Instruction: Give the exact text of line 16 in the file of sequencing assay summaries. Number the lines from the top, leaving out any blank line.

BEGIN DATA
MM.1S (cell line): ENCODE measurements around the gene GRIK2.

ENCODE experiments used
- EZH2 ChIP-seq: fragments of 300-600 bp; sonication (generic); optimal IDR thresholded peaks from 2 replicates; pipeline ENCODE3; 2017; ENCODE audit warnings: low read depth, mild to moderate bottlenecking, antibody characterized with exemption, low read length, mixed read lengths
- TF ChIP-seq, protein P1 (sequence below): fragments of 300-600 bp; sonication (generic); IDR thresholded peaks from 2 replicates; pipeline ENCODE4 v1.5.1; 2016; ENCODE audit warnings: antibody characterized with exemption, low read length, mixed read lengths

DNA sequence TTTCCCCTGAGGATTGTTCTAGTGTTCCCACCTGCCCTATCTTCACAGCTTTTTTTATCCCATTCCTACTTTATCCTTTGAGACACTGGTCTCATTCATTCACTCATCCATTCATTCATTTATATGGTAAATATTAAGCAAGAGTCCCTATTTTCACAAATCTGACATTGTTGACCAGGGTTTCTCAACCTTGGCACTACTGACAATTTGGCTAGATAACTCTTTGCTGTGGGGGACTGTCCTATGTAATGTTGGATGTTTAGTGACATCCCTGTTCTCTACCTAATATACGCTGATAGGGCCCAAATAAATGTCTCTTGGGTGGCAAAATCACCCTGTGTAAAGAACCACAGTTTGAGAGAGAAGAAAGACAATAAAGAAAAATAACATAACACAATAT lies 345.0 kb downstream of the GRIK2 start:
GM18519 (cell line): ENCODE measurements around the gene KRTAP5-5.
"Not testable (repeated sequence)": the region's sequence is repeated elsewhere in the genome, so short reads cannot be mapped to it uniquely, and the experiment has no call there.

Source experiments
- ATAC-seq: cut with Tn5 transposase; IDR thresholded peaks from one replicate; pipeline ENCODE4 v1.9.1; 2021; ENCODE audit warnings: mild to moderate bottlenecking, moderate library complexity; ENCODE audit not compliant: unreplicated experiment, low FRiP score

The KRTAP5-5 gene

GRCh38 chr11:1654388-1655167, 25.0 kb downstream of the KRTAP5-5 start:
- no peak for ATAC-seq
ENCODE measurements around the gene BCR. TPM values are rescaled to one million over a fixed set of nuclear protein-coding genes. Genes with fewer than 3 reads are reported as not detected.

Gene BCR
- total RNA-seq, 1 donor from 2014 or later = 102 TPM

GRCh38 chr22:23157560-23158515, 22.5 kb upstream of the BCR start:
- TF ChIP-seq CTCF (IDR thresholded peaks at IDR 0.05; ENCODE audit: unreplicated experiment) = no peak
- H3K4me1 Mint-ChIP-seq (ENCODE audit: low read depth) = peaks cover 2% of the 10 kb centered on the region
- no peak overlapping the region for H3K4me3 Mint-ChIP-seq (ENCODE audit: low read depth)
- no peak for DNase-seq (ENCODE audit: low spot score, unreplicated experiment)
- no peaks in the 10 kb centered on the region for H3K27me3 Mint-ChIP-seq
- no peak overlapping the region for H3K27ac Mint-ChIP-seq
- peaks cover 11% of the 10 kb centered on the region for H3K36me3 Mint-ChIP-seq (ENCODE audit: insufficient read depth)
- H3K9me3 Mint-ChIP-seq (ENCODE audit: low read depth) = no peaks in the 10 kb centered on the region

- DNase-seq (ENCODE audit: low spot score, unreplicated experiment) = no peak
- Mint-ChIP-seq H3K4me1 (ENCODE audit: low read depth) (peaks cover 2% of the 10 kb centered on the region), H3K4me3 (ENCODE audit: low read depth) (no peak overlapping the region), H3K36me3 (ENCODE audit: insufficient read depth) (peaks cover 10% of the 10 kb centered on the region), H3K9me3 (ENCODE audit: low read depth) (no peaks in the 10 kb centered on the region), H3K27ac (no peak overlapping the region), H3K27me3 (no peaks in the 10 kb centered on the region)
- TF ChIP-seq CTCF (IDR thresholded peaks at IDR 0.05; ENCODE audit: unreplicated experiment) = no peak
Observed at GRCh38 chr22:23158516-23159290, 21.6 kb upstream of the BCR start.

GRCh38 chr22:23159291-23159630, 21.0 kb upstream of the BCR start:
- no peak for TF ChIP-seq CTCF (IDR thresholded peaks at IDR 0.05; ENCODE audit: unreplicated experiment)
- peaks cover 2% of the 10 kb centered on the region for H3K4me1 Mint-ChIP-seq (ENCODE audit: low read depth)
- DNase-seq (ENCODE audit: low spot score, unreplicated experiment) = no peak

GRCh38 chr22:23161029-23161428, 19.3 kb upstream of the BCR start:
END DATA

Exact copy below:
GRCh38 chr22:23157560-23158515, 22.5 kb upstream of the BCR start: